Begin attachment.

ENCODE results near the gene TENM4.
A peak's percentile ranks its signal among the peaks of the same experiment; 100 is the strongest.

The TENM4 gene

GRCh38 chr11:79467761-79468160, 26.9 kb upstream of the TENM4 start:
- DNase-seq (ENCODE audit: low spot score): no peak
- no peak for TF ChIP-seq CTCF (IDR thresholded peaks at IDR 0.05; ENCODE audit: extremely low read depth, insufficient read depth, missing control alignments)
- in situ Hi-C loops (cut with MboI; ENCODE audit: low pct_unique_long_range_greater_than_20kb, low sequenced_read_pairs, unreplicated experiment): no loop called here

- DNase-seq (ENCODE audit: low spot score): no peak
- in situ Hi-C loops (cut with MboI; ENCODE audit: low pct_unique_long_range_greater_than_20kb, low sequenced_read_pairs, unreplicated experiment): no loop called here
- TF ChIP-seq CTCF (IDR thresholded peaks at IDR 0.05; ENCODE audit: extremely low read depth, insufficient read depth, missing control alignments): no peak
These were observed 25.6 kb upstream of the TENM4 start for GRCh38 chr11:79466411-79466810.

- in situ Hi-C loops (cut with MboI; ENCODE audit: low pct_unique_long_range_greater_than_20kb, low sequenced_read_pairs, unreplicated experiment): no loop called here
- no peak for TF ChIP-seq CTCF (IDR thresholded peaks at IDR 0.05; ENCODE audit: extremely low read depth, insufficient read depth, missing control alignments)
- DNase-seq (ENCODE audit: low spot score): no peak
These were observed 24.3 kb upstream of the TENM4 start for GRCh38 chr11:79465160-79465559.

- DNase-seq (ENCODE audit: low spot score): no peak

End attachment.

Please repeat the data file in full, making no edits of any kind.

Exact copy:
ENCODE results near the gene TENM4.
A peak's percentile ranks its signal among the peaks of the same experiment; 100 is the strongest.

The TENM4 gene

GRCh38 chr11:79467761-79468160, 26.9 kb upstream of the TENM4 start:
- DNase-seq (ENCODE audit: low spot score): no peak
- no peak for TF ChIP-seq CTCF (IDR thresholded peaks at IDR 0.05; ENCODE audit: extremely low read depth, insufficient read depth, missing control alignments)
- in situ Hi-C loops (cut with MboI; ENCODE audit: low pct_unique_long_range_greater_than_20kb, low sequenced_read_pairs, unreplicated experiment): no loop called here

- DNase-seq (ENCODE audit: low spot score): no peak
- in situ Hi-C loops (cut with MboI; ENCODE audit: low pct_unique_long_range_greater_than_20kb, low sequenced_read_pairs, unreplicated experiment): no loop called here
- TF ChIP-seq CTCF (IDR thresholded peaks at IDR 0.05; ENCODE audit: extremely low read depth, insufficient read depth, missing control alignments): no peak
These were observed 25.6 kb upstream of the TENM4 start for GRCh38 chr11:79466411-79466810.

- in situ Hi-C loops (cut with MboI; ENCODE audit: low pct_unique_long_range_greater_than_20kb, low sequenced_read_pairs, unreplicated experiment): no loop called here
- no peak for TF ChIP-seq CTCF (IDR thresholded peaks at IDR 0.05; ENCODE audit: extremely low read depth, insufficient read depth, missing control alignments)
- DNase-seq (ENCODE audit: low spot score): no peak
These were observed 24.3 kb upstream of the TENM4 start for GRCh38 chr11:79465160-79465559.

- DNase-seq (ENCODE audit: low spot score): no peak